At Café Cordina, in a busy piazza surrounded by manicured trees, waiters zip around the busy tables. Plates of steaming pasta are plonked down on a table of British travellers. I bite into a crispy bruschetta, topped with capers, olives and tomatoes; as good as any I’ve eaten in Rome. The coffee so strong that I want to savour it till the very last drop. The desert menu, makes my mouth water, but I narrow in on the banoffee, a cake layered with whipped cream, bananas, caramel and a light chocolate shavings. I didn’t think I had much of a sweet tooth, but I do now.

The guilt over eating so much sugar forces me to get moving again to the Lower Barrakka Gardens; a Valletta must-see with vast vistas of Mediterranean meets golden facades and forts.  Across the way lies Birgu, where the knights used to live, but my sea stomach won’t allow me to hop on another boat to get further along. A large barge floats on the shimmering water below, preparing for the night’s fireworks show. Malta’s tradition of lighting up fireworks goes back to the knights when they would fire canons to celebrate the arrival of a new recruit.

In the Malta School of Art, seniors get to learn age old Maltese art traditions for free. I peek my head into one of the aging building and an older gentleman invites me inside. On the second floor, a retired group mold sculptures out of clay. They tell me that at one time these designs would have been delicately painted over and plastered to church walls.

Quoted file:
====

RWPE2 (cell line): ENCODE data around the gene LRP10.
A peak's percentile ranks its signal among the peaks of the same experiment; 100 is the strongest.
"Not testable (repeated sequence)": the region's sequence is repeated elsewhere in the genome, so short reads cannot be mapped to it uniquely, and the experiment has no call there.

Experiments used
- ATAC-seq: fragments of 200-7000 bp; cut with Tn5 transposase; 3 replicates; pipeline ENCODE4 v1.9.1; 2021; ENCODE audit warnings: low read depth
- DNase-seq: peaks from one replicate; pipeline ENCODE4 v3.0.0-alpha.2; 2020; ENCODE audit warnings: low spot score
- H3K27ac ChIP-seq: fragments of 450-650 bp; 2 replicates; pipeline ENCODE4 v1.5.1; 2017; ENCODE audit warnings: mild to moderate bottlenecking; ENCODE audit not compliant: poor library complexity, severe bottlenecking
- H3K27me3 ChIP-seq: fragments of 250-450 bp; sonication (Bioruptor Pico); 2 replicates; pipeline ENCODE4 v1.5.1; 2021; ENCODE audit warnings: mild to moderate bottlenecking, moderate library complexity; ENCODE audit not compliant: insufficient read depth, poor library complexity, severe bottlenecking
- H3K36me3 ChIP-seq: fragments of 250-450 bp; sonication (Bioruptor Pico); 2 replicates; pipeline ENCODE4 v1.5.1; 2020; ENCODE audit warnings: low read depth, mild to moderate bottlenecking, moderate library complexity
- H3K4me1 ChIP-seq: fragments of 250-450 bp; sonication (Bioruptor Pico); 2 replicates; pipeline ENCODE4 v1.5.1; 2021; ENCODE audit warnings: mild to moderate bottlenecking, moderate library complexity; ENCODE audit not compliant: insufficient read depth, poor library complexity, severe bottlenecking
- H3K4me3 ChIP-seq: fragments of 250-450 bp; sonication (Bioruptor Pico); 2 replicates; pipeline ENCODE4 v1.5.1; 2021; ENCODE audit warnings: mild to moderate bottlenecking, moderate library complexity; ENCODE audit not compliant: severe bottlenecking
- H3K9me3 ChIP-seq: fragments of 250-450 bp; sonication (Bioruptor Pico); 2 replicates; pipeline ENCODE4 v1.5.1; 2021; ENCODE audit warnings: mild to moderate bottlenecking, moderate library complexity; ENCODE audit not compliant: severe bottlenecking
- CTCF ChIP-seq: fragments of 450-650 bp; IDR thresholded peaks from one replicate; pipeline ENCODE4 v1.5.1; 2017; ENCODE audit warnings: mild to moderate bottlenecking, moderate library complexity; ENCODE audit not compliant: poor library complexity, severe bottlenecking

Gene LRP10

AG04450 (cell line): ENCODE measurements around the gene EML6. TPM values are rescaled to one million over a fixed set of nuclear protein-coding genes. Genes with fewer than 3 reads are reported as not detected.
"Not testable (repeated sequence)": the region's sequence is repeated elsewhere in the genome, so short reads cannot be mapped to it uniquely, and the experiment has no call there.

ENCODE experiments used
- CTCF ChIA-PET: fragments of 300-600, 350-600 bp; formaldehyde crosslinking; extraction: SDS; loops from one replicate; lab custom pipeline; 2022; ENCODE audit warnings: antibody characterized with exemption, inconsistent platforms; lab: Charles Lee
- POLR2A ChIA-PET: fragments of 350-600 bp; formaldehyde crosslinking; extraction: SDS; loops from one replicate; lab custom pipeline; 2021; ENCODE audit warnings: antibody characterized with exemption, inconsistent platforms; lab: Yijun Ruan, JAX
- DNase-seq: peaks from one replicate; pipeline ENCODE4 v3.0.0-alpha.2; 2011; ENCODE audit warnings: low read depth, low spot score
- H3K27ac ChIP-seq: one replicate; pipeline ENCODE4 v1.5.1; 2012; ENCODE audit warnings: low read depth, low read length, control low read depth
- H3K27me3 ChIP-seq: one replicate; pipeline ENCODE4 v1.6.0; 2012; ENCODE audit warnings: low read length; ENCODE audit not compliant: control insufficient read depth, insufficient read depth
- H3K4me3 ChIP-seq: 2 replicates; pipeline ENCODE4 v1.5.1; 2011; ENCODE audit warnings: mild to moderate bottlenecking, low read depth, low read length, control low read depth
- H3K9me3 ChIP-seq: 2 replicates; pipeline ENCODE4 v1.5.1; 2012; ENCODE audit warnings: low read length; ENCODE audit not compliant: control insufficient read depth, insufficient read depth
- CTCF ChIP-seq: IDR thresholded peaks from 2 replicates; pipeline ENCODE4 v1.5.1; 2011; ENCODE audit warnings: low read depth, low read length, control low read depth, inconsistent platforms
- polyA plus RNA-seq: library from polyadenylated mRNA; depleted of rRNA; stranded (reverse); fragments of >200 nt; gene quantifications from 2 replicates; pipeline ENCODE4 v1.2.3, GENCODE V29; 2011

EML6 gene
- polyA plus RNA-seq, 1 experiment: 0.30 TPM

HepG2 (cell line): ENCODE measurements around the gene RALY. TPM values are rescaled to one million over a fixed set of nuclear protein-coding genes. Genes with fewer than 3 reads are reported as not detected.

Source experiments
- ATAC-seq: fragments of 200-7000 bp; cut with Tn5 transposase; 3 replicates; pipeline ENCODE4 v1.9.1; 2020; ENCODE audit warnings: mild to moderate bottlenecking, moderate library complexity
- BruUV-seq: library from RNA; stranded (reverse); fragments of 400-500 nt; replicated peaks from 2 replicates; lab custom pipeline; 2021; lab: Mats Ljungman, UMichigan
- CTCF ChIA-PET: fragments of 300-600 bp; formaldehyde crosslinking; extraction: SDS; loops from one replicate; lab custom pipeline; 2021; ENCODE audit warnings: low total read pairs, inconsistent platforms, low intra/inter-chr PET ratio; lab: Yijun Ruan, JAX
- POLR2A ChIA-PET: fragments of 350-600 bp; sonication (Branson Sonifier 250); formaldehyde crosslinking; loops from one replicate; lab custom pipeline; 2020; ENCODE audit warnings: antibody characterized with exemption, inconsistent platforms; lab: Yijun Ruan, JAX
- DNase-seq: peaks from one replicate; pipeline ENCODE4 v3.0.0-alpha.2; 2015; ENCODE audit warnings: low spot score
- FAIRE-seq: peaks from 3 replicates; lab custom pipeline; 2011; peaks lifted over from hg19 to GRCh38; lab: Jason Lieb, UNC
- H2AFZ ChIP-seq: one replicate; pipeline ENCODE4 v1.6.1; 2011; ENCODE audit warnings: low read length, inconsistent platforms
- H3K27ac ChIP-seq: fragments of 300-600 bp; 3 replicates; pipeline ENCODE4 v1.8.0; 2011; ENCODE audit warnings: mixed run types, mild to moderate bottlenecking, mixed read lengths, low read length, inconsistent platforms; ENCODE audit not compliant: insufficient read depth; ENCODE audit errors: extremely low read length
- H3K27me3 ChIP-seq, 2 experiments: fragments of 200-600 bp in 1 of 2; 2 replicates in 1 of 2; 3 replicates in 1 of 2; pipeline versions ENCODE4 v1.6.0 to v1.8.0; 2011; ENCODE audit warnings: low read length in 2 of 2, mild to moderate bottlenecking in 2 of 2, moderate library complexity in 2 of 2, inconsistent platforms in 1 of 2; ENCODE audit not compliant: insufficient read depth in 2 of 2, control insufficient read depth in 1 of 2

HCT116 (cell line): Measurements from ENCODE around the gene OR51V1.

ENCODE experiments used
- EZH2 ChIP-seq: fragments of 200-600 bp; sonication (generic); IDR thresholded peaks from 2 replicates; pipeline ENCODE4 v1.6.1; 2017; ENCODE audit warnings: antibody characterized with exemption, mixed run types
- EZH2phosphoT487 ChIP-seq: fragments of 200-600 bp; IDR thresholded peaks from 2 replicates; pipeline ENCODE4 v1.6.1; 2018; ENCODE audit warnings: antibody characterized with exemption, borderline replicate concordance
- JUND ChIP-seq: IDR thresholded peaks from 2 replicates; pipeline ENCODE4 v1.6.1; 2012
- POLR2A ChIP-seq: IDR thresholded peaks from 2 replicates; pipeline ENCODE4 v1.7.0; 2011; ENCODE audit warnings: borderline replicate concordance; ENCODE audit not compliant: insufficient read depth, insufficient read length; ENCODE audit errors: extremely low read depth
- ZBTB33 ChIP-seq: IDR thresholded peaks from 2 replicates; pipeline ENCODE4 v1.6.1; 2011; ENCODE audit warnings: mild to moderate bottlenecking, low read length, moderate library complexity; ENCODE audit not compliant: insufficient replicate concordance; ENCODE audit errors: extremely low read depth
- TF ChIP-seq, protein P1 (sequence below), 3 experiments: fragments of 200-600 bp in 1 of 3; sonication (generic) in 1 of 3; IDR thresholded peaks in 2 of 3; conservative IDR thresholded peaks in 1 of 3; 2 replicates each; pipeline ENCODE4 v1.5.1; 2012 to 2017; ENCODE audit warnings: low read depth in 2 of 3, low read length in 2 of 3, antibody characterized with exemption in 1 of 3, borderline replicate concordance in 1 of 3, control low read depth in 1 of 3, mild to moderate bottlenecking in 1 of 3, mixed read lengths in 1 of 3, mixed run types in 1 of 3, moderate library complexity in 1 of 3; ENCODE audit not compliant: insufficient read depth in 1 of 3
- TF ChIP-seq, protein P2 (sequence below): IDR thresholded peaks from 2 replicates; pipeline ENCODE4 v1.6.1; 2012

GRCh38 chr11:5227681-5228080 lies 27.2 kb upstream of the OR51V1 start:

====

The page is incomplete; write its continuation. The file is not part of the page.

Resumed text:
It’s almost time to catch the last boat back to Sliema when I see an old lady lowering a basket down from her second-floor home. She waves at me and smiles. “What are you doing?” I ask. She points to a man darting down the street  carrying a bag of bananas and other produce. The grocer puts the goodies into her basket and she pulls it back up to prepare her dinner.

Soon I find myself in a quieter, less unkept looking part of town. Laundry floats like visible ghosts on the tiny balconies. Stray cats nip into the walls’ shadows. William Goodlip, half British, half Maltese, stops to chat. He opens his wallet to show me a black and white photograph of himself, young and dapper in his childhood in England. A lot of people, left Malta during World War II, but many are returning. The old folks of Valletta love to talk about the good old days. He tells me the island has been invaded by the Turks, Napoleon and the British. “There’s no other country like Malta,” said Goodlip.

As I sail back to Sliema, the sun casts a honey kissed glow on the sandstone buildings, casting even more magic over Valletta than I thought was even possible. I couldn’t agree more with Goodlip, Malta really is one of a kind.

Where to eat

Café Cordina

Visit the busy palazzo surrounding this cafe dating back to 1837. It is the perfect place to people watch while you sip on a coffee and enjoy delectable sweets and sandwiches.

Ali Baba

It’s not traditional Maltese food, but the Lebanese restaurant transforms Middle Eastern bite-size mezze into bursts of flavour. Don’t miss the Jazzaar Abyad u Halloumi, a parsnip croquette with grated halloumi, french mustard, yoghurt and blissfully sweet pomegranates.

When to Go

The shoulder season isn’t as crowded and the weather was not too hot or cold. The water though, was incredibly frigid.

What to See

St. John’s Co-Cathedral

St. Paul’s Anglican Pro-Cathedral

Upper and Lower Barrakka Gardens

St. Paul’s Shipwreck Church

Grand Master’s Palace